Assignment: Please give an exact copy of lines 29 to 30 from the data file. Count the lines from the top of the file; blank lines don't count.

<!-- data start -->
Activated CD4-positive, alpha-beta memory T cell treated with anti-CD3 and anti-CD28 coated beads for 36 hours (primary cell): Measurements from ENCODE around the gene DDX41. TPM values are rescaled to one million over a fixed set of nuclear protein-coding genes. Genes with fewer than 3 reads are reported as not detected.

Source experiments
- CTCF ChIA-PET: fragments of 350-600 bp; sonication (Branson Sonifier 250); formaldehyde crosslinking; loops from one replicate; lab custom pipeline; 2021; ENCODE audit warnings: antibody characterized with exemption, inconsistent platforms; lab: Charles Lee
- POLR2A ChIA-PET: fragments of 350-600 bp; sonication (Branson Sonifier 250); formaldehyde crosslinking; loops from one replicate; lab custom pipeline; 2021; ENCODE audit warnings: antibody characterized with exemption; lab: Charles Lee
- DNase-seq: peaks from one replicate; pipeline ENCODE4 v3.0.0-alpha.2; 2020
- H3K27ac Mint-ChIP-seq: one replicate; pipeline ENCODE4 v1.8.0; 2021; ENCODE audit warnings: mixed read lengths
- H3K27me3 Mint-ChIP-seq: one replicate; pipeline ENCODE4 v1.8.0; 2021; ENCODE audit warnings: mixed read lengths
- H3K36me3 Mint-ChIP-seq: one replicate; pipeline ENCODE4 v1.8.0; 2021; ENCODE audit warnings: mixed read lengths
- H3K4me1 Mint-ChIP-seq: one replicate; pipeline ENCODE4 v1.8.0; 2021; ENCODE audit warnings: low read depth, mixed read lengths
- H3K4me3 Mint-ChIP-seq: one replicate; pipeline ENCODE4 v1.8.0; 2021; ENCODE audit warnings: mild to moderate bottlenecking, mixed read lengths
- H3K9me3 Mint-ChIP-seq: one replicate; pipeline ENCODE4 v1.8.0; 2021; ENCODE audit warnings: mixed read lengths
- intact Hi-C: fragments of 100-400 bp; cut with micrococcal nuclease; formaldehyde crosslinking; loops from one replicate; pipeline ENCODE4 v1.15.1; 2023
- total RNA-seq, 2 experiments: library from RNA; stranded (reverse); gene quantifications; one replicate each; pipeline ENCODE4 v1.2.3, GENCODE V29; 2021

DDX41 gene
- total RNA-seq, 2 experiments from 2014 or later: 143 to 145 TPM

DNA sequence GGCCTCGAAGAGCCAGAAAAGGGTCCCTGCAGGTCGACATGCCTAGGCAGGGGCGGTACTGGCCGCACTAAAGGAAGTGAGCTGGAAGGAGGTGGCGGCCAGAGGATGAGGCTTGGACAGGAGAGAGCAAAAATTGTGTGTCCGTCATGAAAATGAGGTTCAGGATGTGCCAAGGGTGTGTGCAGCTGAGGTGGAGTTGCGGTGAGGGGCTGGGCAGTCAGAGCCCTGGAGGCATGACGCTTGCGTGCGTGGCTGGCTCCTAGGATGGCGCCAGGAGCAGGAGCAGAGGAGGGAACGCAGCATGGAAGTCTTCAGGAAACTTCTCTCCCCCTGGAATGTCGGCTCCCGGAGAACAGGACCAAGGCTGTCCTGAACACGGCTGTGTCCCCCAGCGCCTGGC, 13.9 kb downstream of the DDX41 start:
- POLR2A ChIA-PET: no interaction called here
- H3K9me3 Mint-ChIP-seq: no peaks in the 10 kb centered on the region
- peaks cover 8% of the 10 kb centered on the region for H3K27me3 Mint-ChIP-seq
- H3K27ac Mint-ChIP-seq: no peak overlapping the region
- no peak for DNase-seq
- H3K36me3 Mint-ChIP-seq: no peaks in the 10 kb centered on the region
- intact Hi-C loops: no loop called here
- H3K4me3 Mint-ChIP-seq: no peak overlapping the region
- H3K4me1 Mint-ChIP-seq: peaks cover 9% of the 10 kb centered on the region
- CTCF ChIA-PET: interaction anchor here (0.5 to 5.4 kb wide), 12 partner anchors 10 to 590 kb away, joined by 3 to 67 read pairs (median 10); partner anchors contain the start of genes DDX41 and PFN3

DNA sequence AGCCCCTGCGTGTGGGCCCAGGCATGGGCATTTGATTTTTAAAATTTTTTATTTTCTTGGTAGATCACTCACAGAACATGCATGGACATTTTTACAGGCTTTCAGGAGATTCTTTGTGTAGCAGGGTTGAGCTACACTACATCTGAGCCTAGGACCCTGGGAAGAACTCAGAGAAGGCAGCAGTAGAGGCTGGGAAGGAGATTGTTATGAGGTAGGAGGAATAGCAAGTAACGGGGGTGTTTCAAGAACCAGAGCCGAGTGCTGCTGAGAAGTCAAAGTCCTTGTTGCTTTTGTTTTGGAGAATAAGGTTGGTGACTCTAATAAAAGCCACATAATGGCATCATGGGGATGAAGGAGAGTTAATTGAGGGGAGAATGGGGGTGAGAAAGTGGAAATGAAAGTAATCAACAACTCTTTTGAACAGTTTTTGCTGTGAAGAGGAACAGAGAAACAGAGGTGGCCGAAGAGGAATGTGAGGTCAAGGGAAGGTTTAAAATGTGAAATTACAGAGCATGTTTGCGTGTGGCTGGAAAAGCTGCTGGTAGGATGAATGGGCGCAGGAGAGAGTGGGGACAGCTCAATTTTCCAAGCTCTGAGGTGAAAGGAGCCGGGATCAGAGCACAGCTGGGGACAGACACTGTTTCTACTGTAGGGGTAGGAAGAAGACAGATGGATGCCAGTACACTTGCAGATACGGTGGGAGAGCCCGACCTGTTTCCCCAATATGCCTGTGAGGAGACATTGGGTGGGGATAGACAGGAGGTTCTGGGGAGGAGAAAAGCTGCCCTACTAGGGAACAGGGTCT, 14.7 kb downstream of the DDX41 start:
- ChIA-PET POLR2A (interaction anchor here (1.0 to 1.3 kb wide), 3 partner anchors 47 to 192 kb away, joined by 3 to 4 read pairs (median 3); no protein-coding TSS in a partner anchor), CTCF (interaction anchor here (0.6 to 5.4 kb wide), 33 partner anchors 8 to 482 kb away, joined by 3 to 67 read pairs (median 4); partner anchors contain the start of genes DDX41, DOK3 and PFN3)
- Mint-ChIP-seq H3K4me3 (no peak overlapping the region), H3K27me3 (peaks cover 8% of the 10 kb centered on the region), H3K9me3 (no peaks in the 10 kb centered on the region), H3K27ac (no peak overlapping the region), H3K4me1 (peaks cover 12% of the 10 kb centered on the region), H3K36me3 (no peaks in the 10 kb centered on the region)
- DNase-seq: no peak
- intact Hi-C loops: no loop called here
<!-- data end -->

- Mint-ChIP-seq H3K4me3 (no peak overlapping the region), H3K27me3 (peaks cover 8% of the 10 kb centered on the region), H3K9me3 (no peaks in the 10 kb centered on the region), H3K27ac (no peak overlapping the region), H3K4me1 (peaks cover 12% of the 10 kb centered on the region), H3K36me3 (no peaks in the 10 kb centered on the region)
- DNase-seq: no peak